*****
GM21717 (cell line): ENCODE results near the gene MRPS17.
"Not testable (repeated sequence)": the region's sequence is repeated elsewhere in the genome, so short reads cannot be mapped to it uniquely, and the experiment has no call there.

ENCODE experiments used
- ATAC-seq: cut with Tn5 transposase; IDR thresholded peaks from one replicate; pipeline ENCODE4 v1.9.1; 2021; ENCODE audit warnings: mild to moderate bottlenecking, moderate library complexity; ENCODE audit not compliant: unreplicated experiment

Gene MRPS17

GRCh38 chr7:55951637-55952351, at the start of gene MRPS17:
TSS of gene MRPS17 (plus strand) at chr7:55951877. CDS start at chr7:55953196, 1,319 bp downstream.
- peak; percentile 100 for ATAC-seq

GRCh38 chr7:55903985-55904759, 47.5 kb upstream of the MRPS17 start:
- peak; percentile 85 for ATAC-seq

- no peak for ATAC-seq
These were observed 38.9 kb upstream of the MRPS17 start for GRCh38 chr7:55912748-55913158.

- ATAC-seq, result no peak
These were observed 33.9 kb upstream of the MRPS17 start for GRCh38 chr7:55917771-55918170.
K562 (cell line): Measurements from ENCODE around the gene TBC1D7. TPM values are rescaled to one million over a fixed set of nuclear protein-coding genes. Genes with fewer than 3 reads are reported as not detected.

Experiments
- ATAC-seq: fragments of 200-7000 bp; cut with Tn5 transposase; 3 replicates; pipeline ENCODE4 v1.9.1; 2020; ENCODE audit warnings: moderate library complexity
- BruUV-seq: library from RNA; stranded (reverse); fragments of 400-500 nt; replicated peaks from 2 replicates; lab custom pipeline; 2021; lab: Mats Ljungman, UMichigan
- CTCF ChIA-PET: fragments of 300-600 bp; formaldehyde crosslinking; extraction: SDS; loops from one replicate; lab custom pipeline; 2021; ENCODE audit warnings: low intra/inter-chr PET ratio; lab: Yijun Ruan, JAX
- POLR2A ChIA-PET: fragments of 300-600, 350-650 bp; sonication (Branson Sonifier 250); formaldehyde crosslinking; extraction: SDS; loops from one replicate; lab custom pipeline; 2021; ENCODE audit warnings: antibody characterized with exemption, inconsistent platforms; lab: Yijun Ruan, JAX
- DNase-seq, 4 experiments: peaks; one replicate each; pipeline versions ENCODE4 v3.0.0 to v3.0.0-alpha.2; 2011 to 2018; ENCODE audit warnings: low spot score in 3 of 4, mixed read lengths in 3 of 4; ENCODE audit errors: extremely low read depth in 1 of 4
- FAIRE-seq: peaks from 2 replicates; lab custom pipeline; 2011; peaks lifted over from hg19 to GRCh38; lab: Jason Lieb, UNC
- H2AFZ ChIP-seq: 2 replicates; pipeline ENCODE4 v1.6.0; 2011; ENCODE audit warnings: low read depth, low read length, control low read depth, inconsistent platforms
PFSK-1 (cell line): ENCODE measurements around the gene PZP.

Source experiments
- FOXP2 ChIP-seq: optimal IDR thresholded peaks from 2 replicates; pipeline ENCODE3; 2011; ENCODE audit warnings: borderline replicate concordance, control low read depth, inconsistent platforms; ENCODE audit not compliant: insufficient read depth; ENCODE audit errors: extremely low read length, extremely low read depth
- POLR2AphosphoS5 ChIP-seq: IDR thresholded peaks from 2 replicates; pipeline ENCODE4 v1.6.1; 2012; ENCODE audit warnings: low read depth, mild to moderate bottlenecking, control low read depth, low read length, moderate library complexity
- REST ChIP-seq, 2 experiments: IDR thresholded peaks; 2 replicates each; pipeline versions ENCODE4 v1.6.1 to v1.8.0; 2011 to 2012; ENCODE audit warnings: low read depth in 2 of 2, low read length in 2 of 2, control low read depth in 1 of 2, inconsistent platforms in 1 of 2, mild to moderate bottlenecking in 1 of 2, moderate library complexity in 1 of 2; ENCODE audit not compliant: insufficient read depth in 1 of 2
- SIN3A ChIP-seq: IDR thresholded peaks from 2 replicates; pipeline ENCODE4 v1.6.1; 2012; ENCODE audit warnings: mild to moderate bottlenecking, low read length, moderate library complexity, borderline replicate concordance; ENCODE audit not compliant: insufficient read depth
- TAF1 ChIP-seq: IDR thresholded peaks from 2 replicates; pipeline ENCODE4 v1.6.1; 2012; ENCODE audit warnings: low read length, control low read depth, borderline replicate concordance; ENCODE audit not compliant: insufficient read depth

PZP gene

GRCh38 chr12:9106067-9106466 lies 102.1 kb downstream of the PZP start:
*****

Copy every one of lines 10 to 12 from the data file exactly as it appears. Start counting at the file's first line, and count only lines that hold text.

- peak; percentile 85 for ATAC-seq

- no peak for ATAC-seq
These were observed 38.9 kb upstream of the MRPS17 start for GRCh38 chr7:55912748-55913158.